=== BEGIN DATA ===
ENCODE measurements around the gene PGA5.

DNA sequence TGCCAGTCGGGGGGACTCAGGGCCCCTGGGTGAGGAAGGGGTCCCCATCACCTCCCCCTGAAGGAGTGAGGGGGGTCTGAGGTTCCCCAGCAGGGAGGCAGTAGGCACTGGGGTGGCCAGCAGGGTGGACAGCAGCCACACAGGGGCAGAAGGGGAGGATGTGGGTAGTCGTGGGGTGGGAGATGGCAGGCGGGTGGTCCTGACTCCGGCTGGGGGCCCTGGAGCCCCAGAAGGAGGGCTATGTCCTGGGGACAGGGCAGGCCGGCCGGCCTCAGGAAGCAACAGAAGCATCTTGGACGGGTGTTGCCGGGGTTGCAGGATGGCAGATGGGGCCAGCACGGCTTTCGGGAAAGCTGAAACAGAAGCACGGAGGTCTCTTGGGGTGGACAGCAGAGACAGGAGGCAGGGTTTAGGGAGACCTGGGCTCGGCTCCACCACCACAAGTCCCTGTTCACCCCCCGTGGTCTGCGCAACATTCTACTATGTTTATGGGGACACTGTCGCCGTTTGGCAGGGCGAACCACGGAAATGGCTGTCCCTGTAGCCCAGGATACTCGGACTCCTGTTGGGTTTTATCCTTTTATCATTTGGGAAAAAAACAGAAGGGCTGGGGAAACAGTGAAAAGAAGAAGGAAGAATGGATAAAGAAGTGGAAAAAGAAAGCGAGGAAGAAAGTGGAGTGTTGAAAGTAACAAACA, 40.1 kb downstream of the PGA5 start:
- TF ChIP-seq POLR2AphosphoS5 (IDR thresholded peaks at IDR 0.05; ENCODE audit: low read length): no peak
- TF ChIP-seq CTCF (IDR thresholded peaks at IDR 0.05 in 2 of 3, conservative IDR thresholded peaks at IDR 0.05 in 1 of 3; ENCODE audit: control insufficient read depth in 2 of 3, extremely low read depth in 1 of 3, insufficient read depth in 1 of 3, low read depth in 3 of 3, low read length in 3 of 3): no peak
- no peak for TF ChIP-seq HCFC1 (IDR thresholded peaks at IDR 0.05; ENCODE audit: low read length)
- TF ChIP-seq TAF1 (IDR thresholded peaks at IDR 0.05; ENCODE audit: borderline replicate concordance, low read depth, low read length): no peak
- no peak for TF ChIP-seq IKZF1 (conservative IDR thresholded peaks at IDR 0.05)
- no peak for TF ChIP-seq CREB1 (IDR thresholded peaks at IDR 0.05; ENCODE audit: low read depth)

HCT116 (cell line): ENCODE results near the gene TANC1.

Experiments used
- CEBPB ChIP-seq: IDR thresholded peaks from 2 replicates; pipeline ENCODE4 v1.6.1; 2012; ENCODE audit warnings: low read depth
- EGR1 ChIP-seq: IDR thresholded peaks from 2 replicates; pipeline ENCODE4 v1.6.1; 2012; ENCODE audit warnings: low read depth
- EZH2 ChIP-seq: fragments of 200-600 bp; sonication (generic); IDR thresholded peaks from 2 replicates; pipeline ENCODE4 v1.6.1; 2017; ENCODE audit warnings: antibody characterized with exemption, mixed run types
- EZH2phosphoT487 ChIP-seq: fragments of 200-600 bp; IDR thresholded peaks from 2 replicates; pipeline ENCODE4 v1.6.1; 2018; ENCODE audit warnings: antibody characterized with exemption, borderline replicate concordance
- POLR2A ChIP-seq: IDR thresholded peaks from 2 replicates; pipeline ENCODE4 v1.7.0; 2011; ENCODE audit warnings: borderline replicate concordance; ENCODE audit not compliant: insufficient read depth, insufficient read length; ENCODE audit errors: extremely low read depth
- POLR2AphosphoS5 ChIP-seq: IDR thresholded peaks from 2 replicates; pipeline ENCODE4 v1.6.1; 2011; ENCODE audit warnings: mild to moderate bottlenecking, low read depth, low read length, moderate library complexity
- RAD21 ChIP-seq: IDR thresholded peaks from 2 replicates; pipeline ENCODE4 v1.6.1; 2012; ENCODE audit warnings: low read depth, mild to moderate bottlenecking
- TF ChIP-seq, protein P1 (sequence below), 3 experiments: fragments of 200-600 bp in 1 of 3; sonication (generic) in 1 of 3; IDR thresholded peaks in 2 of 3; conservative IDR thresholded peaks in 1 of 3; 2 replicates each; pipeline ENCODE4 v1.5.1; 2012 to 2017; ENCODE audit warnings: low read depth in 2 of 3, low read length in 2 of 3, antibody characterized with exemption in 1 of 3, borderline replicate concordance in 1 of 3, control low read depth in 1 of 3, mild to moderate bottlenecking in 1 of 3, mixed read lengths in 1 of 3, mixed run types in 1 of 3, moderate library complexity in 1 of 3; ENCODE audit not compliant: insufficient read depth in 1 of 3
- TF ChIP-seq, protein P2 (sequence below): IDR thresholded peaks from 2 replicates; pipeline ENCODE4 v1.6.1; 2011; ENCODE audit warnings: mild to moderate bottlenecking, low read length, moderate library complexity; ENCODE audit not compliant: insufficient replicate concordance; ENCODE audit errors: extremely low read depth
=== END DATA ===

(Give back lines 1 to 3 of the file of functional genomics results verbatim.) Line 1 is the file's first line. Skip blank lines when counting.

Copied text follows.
ENCODE measurements around the gene PGA5.

DNA sequence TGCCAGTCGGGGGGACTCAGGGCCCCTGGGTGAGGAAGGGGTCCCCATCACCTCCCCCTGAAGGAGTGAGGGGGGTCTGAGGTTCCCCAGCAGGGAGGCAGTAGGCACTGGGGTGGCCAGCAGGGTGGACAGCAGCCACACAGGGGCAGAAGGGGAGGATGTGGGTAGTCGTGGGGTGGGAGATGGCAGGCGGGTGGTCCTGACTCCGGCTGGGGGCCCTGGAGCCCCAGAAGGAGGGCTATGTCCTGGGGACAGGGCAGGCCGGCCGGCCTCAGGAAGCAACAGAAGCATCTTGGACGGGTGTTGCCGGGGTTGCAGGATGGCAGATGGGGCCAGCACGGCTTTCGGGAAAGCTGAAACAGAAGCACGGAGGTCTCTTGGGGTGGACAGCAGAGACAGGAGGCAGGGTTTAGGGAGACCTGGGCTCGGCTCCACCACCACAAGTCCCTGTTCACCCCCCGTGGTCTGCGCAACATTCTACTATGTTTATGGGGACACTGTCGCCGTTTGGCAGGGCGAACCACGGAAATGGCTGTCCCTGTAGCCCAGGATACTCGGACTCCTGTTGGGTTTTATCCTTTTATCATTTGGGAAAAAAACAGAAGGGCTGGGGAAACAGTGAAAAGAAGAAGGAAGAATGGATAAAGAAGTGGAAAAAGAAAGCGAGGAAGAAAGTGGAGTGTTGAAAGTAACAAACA, 40.1 kb downstream of the PGA5 start:
- TF ChIP-seq POLR2AphosphoS5 (IDR thresholded peaks at IDR 0.05; ENCODE audit: low read length): no peak